Monitoring flap for buried free tissue transfer: its importance and reliability.
ABSTRACT To improve the success rate of microsurgical flap transfers into a buried area, it is important to monitor the circulation of the flap during the early stage. A monitoring flap includes such advantages as simplicity, reliability, noninvasiveness, and the ability to continuously monitor the vascular status of various buried flaps. This article describes experiences related to the importance and reliability of a monitoring flap. A total of 109 flaps in 99 patients were treated with buried free flaps, including a monitoring flap, between 1990 and 1999. Forty-nine patients received a tubed free radial forearm flap with a skin-monitoring flap, and six received a free jejunal flap with a jejunal segment monitoring flap for the reconstruction of the esophagus. Vascularized fibular grafts with a skin monitoring flap or peroneus longus muscle monitoring flap were used for reconstructing the mandible in six patients and for treating osteonecrosis of the femoral head in 48 flaps in 38 patients. Monitoring flap abnormalities were indicated in 14 flaps; therefore, immediate revisions were performed on the pedicle of the monitoring flap and microanastomosis site. Among these 14 flaps, nine showed true thrombosis and five showed false-positive thrombosis. Among the nine flaps that showed true thrombosis, five were salvaged and four were finally lost. The false-positive thrombosis in the five flaps was attributed to torsion or tension of the perforator of the monitoring flap in three flaps, an unclear determination in one flap because the monitoring flap size was too small, and damage to the perforator in the last flap. The total thrombosis rate was 8.3 percent (nine of 109), and the failure rate of the free tissue transfer was 3.7 percent (four of 109). The overall sensitivity of the monitoring flap was 100 percent, the predictive value of a positive test was 64 percent (nine of 14), and false-positive results occurred in 36 percent (five of 14). The salvage rate was 55.6 percent. To improve the reliability of a monitoring flap, it is recommended that the size of the flap be larger than 1 x 2 cm to assess the arterial status, and that a perforator with the appropriate caliber be selected. When a monitoring flap is fixed to a previous incision line or a newly created wound, any torsion or tension of the perforator should be avoided. In conclusion, the current results suggest that a monitoring flap is a simple, extremely useful, and reliable method for assessing the vascular status of a buried free flap.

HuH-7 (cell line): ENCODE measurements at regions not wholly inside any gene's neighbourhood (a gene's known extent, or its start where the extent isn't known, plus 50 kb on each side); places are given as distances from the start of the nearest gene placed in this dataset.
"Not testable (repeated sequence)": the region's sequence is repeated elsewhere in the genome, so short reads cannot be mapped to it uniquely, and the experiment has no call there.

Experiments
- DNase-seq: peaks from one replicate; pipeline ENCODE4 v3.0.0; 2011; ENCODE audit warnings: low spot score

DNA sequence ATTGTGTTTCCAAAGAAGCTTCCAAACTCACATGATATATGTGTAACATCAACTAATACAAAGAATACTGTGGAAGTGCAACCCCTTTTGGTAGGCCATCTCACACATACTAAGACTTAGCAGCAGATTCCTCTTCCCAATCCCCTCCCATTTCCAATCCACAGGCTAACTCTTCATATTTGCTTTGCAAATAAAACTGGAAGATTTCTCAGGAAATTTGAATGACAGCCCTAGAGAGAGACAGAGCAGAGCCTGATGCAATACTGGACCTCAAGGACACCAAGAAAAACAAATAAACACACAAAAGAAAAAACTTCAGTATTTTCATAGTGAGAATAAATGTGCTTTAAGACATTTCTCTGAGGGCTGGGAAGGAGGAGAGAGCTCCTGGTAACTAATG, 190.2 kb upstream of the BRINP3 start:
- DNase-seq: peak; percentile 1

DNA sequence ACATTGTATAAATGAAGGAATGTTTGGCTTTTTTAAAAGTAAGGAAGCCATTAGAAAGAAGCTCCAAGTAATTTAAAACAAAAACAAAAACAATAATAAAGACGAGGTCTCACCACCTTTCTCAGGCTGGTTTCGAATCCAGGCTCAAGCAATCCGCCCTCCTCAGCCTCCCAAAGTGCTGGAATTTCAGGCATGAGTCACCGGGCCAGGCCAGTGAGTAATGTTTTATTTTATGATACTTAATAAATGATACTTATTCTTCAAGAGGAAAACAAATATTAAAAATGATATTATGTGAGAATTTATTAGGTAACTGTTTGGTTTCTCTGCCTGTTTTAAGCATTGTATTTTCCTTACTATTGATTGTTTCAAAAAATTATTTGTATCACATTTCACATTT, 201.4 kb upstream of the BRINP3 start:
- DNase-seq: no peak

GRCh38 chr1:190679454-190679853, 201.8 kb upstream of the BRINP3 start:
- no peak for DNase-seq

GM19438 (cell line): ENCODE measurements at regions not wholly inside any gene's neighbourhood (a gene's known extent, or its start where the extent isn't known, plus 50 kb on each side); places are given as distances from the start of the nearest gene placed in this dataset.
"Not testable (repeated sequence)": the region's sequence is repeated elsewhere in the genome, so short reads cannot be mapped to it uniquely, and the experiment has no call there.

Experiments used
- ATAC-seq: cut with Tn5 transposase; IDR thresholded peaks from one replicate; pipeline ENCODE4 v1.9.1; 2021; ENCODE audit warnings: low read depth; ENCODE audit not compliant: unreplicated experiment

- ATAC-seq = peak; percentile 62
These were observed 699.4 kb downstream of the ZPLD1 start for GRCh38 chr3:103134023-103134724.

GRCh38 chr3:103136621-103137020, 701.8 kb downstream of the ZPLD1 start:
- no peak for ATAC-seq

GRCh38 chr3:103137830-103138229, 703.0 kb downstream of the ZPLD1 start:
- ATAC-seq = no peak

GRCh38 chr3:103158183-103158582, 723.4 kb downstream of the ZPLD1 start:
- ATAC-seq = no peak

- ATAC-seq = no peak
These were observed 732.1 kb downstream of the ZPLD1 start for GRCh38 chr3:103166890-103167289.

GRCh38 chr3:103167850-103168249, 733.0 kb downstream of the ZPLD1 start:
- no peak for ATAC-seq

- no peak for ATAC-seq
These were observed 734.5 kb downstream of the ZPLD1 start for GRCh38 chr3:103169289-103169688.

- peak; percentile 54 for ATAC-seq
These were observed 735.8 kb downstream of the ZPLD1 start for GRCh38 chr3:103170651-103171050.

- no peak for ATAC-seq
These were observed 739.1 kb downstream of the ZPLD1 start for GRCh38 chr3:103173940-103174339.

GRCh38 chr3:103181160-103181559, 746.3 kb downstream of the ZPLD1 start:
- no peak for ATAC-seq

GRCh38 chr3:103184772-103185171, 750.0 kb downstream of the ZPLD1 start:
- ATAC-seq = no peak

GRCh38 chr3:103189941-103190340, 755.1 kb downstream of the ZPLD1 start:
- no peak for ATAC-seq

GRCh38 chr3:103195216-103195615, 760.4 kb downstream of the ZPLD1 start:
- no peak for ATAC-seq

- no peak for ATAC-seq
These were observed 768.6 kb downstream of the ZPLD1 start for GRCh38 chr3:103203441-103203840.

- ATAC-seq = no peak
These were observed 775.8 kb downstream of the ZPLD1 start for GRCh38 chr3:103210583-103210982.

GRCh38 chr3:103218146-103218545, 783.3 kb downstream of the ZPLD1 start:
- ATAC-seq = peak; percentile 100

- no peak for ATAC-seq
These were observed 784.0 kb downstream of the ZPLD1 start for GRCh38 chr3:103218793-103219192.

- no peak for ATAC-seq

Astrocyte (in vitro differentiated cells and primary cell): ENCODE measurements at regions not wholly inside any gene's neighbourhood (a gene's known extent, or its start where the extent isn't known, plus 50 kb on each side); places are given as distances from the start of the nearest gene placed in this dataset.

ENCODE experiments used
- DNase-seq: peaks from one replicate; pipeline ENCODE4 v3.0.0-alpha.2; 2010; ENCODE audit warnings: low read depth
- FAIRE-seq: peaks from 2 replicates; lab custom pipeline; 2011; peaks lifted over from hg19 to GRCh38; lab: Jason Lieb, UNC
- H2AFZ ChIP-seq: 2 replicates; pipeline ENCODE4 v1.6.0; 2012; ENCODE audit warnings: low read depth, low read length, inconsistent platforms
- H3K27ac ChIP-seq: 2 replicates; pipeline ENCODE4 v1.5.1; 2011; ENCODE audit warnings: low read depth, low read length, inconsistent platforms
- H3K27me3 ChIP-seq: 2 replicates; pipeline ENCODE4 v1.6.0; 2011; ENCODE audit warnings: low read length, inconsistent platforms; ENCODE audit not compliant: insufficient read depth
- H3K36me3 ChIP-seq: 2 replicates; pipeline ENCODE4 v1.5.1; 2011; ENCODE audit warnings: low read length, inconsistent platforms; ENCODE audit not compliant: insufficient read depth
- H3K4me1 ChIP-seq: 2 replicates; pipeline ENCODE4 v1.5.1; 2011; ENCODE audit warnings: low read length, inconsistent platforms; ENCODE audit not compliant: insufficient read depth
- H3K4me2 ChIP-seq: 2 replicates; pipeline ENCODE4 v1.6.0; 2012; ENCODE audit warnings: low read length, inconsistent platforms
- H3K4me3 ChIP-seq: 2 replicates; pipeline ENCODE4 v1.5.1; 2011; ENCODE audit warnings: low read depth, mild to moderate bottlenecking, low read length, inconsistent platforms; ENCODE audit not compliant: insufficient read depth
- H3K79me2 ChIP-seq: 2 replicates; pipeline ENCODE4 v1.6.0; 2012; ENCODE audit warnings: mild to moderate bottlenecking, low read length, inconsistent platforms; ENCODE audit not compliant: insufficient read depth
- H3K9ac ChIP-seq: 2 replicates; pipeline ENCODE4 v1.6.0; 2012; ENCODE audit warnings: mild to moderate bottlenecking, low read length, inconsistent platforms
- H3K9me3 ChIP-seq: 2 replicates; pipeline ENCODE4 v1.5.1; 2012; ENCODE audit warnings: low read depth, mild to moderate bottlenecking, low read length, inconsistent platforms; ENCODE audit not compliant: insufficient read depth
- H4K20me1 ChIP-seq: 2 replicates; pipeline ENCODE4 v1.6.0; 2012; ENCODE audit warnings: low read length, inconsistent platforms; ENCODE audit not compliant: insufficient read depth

Article: Buried anterolateral thigh flap for pharyngoesophageal reconstruction: our method for monitoring.[show abstract] [hide abstract]
ABSTRACT: A noninvasive method for monitoring in cases of pharyngoesophageal defects reconstruction with the anterolateral thigh flap is presented. Seventeen patients underwent reconstruction from 2005 to 2007. In 16 patients, the distal stump of the descending branch of lateral circumflex femoral artery (LCFA) was left on the skin surface covered with a transparent film dressing and monitoring was performed by direct observation of the pulsation. In the 17th patient, the pedicle emerged from the transverse branch of the LCFA and dissection of the distal stump for monitoring was impossible; therefore, he was excluded from the study. Cessation of the pulsation of the stump was noticed immediately postoperatively in 1 patient because of occlusion of the arterial anastomosis and in a second case 15 hours postoperatively due to a neck hematoma that caused collapse of the vein of the pedicle. Both flaps were salvaged. The proposed method of monitoring is simple, reliable, costless, and easily interpreted by the nursing staff.Head & Neck 04/2009; 31(7):882-7. · 2.40 Impact Factor
Article: The use of visible light spectroscopy to measure tissue oxygenation in free flap reconstruction.[show abstract] [hide abstract]